But, we are just getting started. Rettenmund is also an acclaimed novelist and pop-culture historian. His books include the novel Blind Items: A (Love) Story (1998) and pop-culture non-fiction books Encyclopedia Madonnica (1995), Totally Awesome '80s (1996) and Hilary Duff: All Access (2005). And let's not forget the hilarious, politically incorrect spoof Queer Baby Names: A Completely Irreverent Guide to Naming Your Lesbian/Gay Tot, which he co-wrote with Jaye Zimet.
But, perhaps most popular of all is Matthew Rettnemund's 1995 clever, insightful debut novel Boy Culture, which was made into a highly entertaining movie in 2006 by Q. Allan Brocka. The film played at Tribeca, Outfest, NewFest and tons of other film festivals around the world. Author Nick Hornby (High Fidelity, About a Boy) praised Boy Culture, "...Mr. Rettenmund's little throw-away deconstructions of Madonna...and his run-through of current gay 'types' are genuinely new. We need an observer like this, someone capable of analysis and interpretation, simply because what he is observing is constantly reinventing itself... Matthew Rettenmund, with his sharp eye and his careful, knowing prose, sounds like one of the freshest voices on the block." The Boy Culture movie is on Netflix right now. Go watch it!
Which brings us to Matthew Rettenmund's amazing BoyCulture.com blog. Matthew started the blog in 2005. Always fresh, always provocative, Boy Culture is just a glimpse into whatever parts of life happen to catch Matthew's attention on any given day. But, there has been one amazing mainstay on his site - GUYDAR - surreptitious images of amazingly attractive men who, for the most part, are unaware they are having their photo taken while they go about their lives. There is no posing. No preening. Just candid, heartwarming, and insanely charming images of guys with their guard down.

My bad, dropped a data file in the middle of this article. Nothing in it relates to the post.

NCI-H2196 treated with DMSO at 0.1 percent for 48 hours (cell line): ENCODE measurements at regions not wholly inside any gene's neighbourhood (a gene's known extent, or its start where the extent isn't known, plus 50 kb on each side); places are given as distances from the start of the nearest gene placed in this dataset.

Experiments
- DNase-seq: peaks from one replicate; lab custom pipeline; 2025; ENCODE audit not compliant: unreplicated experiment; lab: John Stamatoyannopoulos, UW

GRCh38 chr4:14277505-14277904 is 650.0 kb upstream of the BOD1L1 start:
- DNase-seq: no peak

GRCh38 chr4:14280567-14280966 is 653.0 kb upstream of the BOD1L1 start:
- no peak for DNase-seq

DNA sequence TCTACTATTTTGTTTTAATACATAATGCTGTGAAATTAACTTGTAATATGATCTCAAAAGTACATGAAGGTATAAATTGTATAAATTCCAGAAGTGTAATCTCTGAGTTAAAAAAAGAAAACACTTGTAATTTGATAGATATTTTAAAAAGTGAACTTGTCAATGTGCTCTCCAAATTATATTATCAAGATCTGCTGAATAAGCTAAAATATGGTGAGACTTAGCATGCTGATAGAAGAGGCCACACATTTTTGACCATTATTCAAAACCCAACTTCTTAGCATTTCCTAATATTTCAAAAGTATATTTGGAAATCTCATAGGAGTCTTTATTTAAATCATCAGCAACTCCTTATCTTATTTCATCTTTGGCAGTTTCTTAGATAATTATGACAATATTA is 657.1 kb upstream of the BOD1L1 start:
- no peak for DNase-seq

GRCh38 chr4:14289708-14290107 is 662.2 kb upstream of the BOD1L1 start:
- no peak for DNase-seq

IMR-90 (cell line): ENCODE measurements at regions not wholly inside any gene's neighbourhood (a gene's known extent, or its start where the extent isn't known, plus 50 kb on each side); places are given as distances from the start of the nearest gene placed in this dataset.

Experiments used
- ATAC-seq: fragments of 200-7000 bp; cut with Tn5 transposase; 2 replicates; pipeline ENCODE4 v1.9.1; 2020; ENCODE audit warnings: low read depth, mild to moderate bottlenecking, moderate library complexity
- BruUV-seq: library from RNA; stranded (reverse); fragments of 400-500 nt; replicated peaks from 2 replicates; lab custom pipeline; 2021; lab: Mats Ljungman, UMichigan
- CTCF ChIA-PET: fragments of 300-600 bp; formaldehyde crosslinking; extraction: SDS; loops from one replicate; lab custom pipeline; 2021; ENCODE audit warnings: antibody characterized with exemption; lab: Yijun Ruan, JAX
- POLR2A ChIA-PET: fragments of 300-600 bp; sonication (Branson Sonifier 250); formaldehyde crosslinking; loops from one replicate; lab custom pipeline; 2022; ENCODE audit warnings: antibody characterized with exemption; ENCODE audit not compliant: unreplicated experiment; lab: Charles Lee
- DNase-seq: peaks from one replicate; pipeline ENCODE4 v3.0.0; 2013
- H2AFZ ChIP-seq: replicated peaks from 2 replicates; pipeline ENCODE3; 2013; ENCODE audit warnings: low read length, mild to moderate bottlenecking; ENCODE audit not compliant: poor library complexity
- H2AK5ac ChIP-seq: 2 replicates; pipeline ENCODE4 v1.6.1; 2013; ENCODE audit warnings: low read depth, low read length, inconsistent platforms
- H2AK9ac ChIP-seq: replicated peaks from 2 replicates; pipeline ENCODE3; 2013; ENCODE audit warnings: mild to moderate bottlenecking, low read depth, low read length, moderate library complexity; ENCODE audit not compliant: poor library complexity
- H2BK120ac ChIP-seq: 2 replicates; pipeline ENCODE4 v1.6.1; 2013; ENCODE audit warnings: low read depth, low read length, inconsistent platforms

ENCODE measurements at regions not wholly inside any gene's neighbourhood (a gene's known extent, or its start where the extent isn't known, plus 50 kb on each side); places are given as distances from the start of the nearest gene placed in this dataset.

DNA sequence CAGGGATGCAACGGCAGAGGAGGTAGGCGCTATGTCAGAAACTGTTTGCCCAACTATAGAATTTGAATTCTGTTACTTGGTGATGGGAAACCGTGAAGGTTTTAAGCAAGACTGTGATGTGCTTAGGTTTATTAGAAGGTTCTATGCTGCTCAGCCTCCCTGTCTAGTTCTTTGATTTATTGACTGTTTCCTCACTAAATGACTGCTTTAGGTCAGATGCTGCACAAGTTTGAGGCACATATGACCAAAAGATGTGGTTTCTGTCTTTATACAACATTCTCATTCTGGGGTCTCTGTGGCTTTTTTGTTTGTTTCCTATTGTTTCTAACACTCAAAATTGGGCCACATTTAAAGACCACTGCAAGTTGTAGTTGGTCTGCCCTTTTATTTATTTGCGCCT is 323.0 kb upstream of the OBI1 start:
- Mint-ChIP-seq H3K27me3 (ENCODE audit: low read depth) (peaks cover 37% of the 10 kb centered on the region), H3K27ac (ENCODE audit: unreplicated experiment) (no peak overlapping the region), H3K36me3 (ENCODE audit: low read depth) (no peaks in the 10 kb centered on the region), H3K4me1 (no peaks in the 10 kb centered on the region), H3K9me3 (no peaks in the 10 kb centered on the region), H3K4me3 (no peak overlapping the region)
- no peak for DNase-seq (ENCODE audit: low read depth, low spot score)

I asked Matthew where he came up with the inspiration for Guydar and if he recalls about his first picture.
Matthew: I was totally taken with the iPhone's camera the moment I got the first version of it. I loved that it would take interestingly blurred photos as I passed by people, places and things. Then, I was standing by these boys in Chicago at the John Hancock building, and the way they were standing together looked hot and interesting at once to me. I snapped, and the rest is (my) history. I believe that was the first legit one, though I did take some other cool dude shots before that, one of which was so trippy I couldn't believe I'd taken it—this guy in a crowd in Times Square, and his face came out clear and everyone around him was a blur.
And, of course, I had to ask if anyone had ever reacted negatively to having their picture posted.
Matthew: I've had I think one negative reaction (out of a grand total of maybe two dozen reactions): A woman wrote me a legalistic letter on behalf of her "flattered" straight male pal who didn't appreciate being photographed with his permission, demanding I take it down. I replied to her, politely, to tell her I had every legal right to take and reproduce the image and reserved the right to do so in the future, but that I was happy to remove it from my blog for the time being. I'm not out to embarrass anyone; I'm trying to do street photography in a complimentary way.Matthew further explains the legality of Guydar images in an interview with 60by80.com, "If you’re in public, you’re fair game. The only restrictions are in places where privacy is assumed (a locker room, a john) or shooting intentionally up someone’s clothing by positioning yourself in a spot that would grant you that access."
There's lots of great ways to view the entire Guydar series. I would start with the BoyCulture.com blog collected works, since they are full sized and you can see the images as Matthew intended. If you wanna be able to view them all super quickly as portraits, Matthew Rettenmund's Instagram is ideal! And, of course, you should follow Matthew on Twitter!
*Image of Matthew Rettenmund courtesy of Venfield 8.